No room for ‘terrorist’ YPG at Syria talks, says Turkish deputy PM
Turkey’s allies are still providing weapons to the Syrian Kurdish People’s Protection Units (YPG), Turkish Deputy Prime Minister Veysi Kaynak said Jan. 11, asking “what business does a terror group have at the peace table?”
The YPG, which is the military wing of the Syrian Kurdish Democratic Union Party (PYD), is one of the sticking points of the strained Turkey-United States relations.
While Turkey regards the YPG and PYD as terror organizations due to their ties to the outlawed Kurdistan Workers’ Party (PKK), with whom Turkey has been in armed clashes since the mid-1980s, the U.S. sees them as a reliable partner in their fight against the Islamic State of Iraq and the Levant (ISIL).
The peace table Kaynak was referring to is the Syrian talks planned to be held in the Kazakh capital of Astana on Jan. 23.
Kaynak’s remarks came one day after the U.S. State Department said the PYD needed to be part of the political process in Syria.
In a daily press conference, U.S. State Department Deputy Spokesperson Mark Toner was asked whether the U.S. considered the PYD as part of the Syrian opposition and if the State Department would support the PYD to take part in any of the meetings organized by the U.N.-led process.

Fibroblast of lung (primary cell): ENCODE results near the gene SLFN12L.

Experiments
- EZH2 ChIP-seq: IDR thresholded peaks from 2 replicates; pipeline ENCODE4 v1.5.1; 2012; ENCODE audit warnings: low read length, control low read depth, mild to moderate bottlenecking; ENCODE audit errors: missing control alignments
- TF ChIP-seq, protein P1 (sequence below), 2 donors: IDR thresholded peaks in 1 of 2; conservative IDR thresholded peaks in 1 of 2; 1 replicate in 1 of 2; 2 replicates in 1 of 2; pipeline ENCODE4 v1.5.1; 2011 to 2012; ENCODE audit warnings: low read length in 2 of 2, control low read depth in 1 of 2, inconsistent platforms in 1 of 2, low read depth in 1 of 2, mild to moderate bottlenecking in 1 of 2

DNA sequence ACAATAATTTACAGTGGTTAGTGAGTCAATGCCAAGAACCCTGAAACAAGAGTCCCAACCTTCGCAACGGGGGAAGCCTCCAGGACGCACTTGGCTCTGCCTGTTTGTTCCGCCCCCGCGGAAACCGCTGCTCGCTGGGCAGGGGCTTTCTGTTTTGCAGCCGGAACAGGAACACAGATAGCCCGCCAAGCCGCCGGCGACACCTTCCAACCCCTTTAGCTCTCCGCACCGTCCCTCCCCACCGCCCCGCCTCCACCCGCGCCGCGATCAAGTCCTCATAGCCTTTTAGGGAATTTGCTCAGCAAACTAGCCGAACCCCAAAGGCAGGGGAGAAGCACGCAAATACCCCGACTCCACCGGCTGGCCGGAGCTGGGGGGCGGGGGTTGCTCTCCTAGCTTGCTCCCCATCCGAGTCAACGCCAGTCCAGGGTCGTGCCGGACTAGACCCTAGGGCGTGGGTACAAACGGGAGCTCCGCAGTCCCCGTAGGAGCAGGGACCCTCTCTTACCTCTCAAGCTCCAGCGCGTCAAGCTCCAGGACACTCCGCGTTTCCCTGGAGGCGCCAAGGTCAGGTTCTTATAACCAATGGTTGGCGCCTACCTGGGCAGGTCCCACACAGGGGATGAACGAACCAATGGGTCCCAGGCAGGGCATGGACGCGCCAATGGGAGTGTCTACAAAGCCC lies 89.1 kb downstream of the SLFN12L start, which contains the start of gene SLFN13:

“This process has to include all Syrians, and that includes the Syrian Kurds,” Toner said, adding that the participants of the meetings were “really for the groups involved and the Syrian people to determine.”
“At some point, [the PYD] have to be a part of this process, is our consideration,” he added.
The PYD and YPG are part of the Syrian Democratic Forces (SDF), which the U.S. supports against ISIL in Syria. The SDF is composed of Arab and Kurdish militants though it is mostly comprised of militants from the YPG forces.
Meanwhile, a PYD representative said Jan. 10 that Syrian Kurds had not been invited to the talks on the political future of Syria due to take place in Astana.
“We are not invited to Astana. There appears to be a veto on our presence,” Khaled Issa, a PYD representative in France, told AFP in Paris.
“Neither the PYD or our military formation will be present,” he said.
Toner said that if a “realistic assessment” was to be made, then “the YPG is – YPD [PYD], rather – is a force on the ground, is a representative group, and their voice will need to be heard in any kind of long-term solution to the situation in Syria.”
According to the Syrian Observatory for Human Rights, a London-based war monitor, SDF forces were part of an operation conducted by U.S. special operations troops in Syria’s eastern province of Deir ez-Zor against ISIL leaders.
The SDF and at least four helicopters, including Apache attack helicopters, were used in the operation, according to the observatory, though the Pentagon did not give any details of the operation besides admitting that a “successful” operation “focused on ISIL leadership” was conducted.
Toner reiterated that the U.S. provided “tactical support to the SDF.”